Wednesday, August 4, 2010


I had two dreams recently.

In the first dream, I was in a car, on a road trip with my family.  My brother Mark was at the wheel.  He said to me that he had read the letter I had written, and so had Mom.  He said Mom was concerned that I had inappropriately “raved” my bishop, Bishop B.  The sentence made no sense to me.  I wondered if I had misheard the word.  I asked him, “Raved?”

I was in my bedroom alone.  I was thinking about my relationship with Bishop B.  At first I thought he probably sees me as someone who is sincere but mistaken.  I felt it would only be a matter of time until Bishop B sees me as I am.  But then I wondered if he saw me as a threat to the Church, as a carrier of dangerous ideas that would infect faithful members of the Church.  Was I seen as a pest who must be eliminated from the Church?

I noticed a mosquito lighting on me and trying to bite me.  I brushed it away.  Then I noticed there were more.  I looked around me in my room, and then I noticed an open window above my head.  The mosquitos were coming in through there.  I looked up and saw a vast swarm of mosquitos descending.  The sky was virtually black with them, and the air was full of buzzing.  Some of the mosquitos were huge.  I tried to close the window, but I could not because they were swarming in too quickly.

In the second dream, I saw a tiger man (half man, half tiger).  He was considered by authorities to be a dangerous outlaw.  But now the last day was dawning, and he was an angel of God in disguise.

People were coming to a warehouse to ask for grain.  There were men handing people bagfuls of grain.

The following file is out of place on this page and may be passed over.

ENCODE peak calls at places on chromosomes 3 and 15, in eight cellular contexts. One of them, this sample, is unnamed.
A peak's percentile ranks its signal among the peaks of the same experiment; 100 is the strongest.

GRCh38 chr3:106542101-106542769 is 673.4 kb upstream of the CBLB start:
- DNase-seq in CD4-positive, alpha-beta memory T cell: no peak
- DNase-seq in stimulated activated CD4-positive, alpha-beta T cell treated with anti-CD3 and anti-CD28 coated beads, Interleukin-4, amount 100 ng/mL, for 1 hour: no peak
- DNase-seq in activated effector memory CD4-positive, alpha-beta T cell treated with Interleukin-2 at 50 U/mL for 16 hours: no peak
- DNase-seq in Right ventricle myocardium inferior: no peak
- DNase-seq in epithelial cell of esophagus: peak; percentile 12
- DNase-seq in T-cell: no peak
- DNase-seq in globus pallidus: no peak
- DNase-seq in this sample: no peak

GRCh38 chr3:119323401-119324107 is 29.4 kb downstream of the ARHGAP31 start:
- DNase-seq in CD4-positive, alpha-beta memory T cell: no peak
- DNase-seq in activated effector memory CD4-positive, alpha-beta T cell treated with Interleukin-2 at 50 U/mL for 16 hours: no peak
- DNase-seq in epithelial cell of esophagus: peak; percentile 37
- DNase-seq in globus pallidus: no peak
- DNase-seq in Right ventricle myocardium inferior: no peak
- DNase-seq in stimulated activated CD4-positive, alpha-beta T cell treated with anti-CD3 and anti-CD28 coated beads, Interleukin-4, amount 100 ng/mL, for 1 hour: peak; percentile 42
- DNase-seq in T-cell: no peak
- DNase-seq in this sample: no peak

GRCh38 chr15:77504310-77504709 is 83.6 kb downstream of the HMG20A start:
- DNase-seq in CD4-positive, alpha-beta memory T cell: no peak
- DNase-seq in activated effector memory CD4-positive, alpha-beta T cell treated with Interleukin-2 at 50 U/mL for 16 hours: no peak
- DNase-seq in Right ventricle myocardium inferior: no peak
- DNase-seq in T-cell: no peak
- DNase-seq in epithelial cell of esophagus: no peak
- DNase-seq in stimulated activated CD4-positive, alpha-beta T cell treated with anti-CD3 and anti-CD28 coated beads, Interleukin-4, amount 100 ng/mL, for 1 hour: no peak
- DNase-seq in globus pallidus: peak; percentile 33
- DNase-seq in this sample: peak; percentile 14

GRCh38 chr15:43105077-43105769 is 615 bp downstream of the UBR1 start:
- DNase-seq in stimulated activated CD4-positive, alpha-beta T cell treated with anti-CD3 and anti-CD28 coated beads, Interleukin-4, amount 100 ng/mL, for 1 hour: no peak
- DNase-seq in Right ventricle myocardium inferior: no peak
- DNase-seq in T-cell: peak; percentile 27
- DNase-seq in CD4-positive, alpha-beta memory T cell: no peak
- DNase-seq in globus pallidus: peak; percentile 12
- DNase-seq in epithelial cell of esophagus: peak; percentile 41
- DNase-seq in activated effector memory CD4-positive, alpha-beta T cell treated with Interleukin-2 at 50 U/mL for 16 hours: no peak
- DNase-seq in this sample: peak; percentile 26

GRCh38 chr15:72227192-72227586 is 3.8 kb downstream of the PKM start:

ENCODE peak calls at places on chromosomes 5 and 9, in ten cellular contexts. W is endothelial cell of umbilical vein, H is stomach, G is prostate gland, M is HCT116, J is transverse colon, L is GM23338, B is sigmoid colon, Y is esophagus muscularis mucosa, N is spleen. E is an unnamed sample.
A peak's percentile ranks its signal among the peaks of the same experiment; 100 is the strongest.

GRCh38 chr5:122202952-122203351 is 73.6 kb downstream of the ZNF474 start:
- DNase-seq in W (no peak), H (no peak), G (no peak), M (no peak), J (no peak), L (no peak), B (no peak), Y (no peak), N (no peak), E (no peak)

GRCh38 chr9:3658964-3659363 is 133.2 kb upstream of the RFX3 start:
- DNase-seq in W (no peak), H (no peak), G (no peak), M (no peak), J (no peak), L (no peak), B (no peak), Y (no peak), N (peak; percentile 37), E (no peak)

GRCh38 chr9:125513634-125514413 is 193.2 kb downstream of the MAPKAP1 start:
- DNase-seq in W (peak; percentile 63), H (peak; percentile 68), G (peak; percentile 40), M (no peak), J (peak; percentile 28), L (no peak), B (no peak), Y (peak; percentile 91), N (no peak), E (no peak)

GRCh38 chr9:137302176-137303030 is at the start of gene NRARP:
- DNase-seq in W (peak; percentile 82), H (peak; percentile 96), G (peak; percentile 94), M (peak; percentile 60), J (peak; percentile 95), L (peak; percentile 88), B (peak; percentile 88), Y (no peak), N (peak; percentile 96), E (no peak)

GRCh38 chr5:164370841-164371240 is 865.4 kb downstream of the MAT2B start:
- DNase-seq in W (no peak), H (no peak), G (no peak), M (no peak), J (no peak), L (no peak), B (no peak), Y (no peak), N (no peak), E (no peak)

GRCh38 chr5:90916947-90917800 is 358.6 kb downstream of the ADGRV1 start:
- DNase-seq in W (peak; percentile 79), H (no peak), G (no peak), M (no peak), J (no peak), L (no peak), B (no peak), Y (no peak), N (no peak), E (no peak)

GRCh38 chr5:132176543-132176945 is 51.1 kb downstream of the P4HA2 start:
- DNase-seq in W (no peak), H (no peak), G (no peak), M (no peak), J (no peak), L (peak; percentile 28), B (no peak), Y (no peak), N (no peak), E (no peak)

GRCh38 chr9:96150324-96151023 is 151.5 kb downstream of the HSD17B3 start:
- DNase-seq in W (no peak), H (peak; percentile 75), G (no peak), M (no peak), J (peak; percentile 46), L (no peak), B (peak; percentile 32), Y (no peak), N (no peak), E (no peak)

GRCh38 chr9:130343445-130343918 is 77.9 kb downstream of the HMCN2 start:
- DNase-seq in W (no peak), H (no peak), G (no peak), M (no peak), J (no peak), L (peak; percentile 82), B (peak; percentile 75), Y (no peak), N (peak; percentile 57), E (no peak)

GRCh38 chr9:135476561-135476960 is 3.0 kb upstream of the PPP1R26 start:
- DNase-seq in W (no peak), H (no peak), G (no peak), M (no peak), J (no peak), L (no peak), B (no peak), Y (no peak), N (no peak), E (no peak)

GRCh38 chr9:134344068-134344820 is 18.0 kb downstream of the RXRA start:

I saw myself.  I was enormous – bloated and fat.  My shirt looked like one of the bags that the men had been handing out.  I realized that I was so fat because I was stuffed full of grain.


If we cannot see through the eyes of love, then even the angels of God will appear to us as a descending scourge of hate.

In this world, we wear masks, some our choosing and some not of our choosing.  Some of us wear masks of abundance.  Some of us wear masks of poverty.  Some of us wear masks of love.  Some of us wear masks of the unloved.  But eventually, all masks will come off.  All will be revealed.  And then all we will have left is what we can carry in our hearts:

Charity never faileth: but whether there be prophecies, they shall fail; whether there be tongues, they shall cease; whether there be knowledge, it shall vanish away.  For we know in part, and we prophesy in part.  But when that which is perfect is come, then that which is in part shall be done away...  For now we see through a glass, darkly; but then face to face: now I know in part; but then shall I know even as also I am known.

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